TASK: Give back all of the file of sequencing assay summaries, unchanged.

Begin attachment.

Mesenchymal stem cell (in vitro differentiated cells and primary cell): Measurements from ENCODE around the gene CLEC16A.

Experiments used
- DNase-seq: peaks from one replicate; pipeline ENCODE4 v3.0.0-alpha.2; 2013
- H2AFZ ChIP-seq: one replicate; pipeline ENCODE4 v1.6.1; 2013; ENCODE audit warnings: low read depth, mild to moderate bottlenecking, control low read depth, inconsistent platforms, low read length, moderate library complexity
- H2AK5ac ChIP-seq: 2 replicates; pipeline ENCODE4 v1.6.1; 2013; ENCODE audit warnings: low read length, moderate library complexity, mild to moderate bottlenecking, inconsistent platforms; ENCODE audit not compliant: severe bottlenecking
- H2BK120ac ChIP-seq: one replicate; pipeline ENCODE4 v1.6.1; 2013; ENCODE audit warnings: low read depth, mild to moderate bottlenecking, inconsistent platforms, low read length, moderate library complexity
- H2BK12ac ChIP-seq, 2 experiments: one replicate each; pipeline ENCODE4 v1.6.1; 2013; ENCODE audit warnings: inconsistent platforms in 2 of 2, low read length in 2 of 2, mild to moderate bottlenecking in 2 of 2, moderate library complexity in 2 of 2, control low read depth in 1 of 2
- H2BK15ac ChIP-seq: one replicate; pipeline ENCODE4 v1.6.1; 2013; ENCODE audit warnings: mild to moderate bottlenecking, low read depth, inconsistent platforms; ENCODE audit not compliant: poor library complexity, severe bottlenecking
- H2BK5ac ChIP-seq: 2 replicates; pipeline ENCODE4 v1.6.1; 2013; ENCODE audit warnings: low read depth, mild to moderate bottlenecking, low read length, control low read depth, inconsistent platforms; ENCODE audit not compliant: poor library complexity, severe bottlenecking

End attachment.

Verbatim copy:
Mesenchymal stem cell (in vitro differentiated cells and primary cell): Measurements from ENCODE around the gene CLEC16A.

Experiments used
- DNase-seq: peaks from one replicate; pipeline ENCODE4 v3.0.0-alpha.2; 2013
- H2AFZ ChIP-seq: one replicate; pipeline ENCODE4 v1.6.1; 2013; ENCODE audit warnings: low read depth, mild to moderate bottlenecking, control low read depth, inconsistent platforms, low read length, moderate library complexity
- H2AK5ac ChIP-seq: 2 replicates; pipeline ENCODE4 v1.6.1; 2013; ENCODE audit warnings: low read length, moderate library complexity, mild to moderate bottlenecking, inconsistent platforms; ENCODE audit not compliant: severe bottlenecking
- H2BK120ac ChIP-seq: one replicate; pipeline ENCODE4 v1.6.1; 2013; ENCODE audit warnings: low read depth, mild to moderate bottlenecking, inconsistent platforms, low read length, moderate library complexity
- H2BK12ac ChIP-seq, 2 experiments: one replicate each; pipeline ENCODE4 v1.6.1; 2013; ENCODE audit warnings: inconsistent platforms in 2 of 2, low read length in 2 of 2, mild to moderate bottlenecking in 2 of 2, moderate library complexity in 2 of 2, control low read depth in 1 of 2
- H2BK15ac ChIP-seq: one replicate; pipeline ENCODE4 v1.6.1; 2013; ENCODE audit warnings: mild to moderate bottlenecking, low read depth, inconsistent platforms; ENCODE audit not compliant: poor library complexity, severe bottlenecking
- H2BK5ac ChIP-seq: 2 replicates; pipeline ENCODE4 v1.6.1; 2013; ENCODE audit warnings: low read depth, mild to moderate bottlenecking, low read length, control low read depth, inconsistent platforms; ENCODE audit not compliant: poor library complexity, severe bottlenecking